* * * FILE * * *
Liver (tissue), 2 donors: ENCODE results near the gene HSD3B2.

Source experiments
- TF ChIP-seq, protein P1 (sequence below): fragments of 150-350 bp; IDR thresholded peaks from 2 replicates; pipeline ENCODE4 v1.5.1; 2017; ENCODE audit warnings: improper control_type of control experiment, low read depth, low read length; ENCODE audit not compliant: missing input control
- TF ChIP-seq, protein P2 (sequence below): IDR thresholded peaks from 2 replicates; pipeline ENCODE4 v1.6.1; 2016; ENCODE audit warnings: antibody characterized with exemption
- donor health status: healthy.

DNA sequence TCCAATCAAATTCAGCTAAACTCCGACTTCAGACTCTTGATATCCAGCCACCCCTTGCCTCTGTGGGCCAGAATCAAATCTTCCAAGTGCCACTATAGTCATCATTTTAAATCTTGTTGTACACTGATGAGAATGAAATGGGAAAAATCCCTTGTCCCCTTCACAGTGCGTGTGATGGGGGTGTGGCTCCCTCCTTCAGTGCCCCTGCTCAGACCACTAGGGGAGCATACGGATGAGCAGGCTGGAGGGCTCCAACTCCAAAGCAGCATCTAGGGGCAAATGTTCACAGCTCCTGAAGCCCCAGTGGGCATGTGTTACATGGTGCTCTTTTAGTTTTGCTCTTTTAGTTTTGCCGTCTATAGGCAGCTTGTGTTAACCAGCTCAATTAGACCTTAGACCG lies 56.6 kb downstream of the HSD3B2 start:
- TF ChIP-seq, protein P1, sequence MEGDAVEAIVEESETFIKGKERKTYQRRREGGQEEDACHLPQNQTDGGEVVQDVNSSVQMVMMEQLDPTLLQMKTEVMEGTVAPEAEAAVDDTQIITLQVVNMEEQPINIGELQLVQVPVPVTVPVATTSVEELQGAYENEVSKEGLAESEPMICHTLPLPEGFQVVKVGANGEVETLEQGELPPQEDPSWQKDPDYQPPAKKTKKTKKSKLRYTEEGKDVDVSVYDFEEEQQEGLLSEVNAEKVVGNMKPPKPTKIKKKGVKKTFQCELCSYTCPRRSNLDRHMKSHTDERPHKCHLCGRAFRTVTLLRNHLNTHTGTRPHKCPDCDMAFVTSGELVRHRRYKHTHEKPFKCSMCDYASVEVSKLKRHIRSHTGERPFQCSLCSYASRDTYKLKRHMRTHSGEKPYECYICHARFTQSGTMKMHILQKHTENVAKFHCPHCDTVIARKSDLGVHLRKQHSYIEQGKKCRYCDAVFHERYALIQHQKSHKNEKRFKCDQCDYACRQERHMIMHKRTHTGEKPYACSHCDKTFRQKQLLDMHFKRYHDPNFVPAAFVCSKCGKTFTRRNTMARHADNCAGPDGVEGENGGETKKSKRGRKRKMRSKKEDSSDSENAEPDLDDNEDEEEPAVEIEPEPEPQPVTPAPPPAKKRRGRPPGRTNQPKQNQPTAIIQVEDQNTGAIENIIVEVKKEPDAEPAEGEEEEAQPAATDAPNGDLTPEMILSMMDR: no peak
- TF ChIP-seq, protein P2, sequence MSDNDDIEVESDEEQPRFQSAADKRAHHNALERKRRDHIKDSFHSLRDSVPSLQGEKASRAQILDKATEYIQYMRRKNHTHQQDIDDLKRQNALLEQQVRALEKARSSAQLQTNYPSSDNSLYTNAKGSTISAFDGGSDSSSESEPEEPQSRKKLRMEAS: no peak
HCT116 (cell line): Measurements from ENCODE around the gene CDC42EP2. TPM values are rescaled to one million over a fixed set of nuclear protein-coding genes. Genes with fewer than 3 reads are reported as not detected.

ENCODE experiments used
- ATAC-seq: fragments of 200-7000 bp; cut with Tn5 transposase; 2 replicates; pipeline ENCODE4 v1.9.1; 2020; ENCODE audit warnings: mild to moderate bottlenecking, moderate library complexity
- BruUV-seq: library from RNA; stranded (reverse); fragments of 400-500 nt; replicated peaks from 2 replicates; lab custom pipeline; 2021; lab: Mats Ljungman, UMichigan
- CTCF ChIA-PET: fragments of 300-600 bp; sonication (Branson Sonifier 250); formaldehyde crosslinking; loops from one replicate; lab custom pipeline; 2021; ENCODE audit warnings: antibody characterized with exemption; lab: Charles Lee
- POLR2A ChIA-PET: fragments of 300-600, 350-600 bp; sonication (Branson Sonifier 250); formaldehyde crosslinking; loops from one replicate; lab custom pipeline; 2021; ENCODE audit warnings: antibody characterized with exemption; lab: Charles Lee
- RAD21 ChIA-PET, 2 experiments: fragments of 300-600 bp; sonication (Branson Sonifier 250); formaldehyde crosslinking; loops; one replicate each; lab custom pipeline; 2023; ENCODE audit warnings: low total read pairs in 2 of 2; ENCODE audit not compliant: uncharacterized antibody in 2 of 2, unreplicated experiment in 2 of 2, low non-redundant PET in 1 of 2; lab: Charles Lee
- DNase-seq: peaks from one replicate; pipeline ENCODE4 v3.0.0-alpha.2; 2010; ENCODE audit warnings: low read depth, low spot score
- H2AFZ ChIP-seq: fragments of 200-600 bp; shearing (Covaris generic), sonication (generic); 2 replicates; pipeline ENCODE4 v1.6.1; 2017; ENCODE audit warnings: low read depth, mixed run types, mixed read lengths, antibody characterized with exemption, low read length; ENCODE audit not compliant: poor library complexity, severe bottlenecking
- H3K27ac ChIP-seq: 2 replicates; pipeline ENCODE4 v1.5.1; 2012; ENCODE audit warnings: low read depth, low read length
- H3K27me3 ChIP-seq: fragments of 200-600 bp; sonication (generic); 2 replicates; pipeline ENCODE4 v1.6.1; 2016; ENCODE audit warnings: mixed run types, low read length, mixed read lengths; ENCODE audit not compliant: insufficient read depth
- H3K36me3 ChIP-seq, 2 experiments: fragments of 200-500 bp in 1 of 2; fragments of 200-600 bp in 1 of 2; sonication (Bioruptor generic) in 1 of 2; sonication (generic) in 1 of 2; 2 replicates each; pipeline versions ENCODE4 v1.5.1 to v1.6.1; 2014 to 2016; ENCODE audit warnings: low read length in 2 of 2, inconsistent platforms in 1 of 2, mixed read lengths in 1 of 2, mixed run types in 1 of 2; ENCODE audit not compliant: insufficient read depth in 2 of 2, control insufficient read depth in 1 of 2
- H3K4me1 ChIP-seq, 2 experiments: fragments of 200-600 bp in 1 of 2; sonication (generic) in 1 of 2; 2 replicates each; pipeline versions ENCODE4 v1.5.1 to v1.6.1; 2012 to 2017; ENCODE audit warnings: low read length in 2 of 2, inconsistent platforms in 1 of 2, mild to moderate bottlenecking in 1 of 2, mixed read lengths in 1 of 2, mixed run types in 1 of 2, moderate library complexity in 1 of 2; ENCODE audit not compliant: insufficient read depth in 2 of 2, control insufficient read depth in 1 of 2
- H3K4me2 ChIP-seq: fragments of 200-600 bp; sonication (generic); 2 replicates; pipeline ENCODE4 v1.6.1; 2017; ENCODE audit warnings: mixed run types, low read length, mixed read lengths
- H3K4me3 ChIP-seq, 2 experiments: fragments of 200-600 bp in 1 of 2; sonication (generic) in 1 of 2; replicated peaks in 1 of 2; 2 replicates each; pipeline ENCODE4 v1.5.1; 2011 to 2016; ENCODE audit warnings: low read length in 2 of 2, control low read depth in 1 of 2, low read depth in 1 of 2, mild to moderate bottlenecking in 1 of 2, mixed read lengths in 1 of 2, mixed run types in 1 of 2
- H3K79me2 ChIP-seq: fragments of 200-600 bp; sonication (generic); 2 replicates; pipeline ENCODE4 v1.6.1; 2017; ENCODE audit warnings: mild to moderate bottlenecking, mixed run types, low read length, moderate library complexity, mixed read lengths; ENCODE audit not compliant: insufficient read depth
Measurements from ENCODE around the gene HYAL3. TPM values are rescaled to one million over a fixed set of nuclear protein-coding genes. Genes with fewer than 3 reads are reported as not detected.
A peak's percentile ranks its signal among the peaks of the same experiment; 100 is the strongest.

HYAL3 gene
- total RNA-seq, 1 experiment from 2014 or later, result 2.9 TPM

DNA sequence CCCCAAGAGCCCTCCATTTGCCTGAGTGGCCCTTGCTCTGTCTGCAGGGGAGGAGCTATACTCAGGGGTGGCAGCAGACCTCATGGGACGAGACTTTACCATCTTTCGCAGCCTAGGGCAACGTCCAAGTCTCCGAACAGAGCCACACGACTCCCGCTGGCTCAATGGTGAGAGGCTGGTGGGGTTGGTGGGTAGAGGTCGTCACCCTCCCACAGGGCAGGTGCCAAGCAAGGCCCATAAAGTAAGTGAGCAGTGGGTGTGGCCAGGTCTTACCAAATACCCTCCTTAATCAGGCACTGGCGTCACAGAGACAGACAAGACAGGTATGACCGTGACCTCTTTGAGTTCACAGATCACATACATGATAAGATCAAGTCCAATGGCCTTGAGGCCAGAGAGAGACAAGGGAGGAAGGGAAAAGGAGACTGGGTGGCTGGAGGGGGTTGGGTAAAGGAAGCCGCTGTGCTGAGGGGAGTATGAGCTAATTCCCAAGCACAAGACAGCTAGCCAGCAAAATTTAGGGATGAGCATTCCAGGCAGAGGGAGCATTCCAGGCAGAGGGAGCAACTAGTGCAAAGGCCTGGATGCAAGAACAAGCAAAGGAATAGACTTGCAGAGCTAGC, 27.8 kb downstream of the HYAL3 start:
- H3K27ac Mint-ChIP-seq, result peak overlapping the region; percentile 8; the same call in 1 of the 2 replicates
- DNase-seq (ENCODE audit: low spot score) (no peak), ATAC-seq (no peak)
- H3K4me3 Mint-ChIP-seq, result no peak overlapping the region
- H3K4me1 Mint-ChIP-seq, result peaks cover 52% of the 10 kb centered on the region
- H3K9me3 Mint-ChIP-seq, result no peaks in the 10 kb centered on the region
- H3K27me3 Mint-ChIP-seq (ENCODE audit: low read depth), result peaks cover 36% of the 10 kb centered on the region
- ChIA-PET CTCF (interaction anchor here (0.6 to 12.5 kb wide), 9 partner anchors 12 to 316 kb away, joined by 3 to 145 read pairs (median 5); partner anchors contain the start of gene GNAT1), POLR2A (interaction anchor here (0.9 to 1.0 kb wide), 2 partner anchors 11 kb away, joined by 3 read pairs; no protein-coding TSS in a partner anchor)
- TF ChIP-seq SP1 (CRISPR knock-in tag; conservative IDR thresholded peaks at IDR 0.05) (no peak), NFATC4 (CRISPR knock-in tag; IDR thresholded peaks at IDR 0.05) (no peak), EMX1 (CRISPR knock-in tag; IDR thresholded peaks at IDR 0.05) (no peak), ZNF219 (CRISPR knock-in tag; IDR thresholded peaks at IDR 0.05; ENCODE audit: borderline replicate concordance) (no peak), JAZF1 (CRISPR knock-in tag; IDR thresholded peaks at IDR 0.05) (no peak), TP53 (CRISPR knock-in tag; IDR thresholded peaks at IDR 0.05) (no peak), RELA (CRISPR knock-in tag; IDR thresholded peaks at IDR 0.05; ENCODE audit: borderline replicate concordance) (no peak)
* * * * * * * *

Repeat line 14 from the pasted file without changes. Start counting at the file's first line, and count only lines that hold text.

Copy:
- POLR2A ChIA-PET: fragments of 300-600, 350-600 bp; sonication (Branson Sonifier 250); formaldehyde crosslinking; loops from one replicate; lab custom pipeline; 2021; ENCODE audit warnings: antibody characterized with exemption; lab: Charles Lee